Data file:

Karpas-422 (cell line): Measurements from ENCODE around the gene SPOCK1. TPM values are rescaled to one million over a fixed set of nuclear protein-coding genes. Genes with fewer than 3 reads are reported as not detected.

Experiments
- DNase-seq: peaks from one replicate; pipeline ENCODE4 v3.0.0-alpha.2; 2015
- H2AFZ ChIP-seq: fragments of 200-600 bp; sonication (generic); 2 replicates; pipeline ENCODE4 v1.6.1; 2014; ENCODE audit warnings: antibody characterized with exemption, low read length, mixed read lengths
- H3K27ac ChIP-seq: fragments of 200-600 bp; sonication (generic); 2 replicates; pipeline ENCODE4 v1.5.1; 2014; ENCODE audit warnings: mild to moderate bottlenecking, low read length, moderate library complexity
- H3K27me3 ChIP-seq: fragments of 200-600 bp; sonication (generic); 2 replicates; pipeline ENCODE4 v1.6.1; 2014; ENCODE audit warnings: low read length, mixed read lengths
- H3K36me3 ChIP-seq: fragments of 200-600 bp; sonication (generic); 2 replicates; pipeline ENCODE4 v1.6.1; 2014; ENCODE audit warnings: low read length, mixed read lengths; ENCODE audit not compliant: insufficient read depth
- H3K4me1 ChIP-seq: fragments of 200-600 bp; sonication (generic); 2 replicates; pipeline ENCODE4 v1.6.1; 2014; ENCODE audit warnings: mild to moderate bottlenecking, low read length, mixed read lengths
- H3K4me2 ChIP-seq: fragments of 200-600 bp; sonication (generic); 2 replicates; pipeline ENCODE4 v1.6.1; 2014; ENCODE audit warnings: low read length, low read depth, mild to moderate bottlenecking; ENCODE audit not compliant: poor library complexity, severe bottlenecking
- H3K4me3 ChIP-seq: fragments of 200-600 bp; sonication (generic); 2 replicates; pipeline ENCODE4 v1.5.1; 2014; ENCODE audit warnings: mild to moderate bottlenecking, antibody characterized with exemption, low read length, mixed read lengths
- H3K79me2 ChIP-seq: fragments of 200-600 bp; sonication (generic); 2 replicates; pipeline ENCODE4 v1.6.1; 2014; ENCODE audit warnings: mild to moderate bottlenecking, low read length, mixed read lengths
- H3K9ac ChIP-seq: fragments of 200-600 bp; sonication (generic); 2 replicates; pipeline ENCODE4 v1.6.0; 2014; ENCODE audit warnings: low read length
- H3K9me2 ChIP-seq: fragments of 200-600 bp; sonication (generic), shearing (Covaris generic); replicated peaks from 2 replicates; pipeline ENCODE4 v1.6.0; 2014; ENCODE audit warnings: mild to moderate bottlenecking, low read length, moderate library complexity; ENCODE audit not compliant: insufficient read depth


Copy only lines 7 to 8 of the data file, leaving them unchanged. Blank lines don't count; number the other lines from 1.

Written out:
- H3K36me3 ChIP-seq: fragments of 200-600 bp; sonication (generic); 2 replicates; pipeline ENCODE4 v1.6.1; 2014; ENCODE audit warnings: low read length, mixed read lengths; ENCODE audit not compliant: insufficient read depth
- H3K4me1 ChIP-seq: fragments of 200-600 bp; sonication (generic); 2 replicates; pipeline ENCODE4 v1.6.1; 2014; ENCODE audit warnings: mild to moderate bottlenecking, low read length, mixed read lengths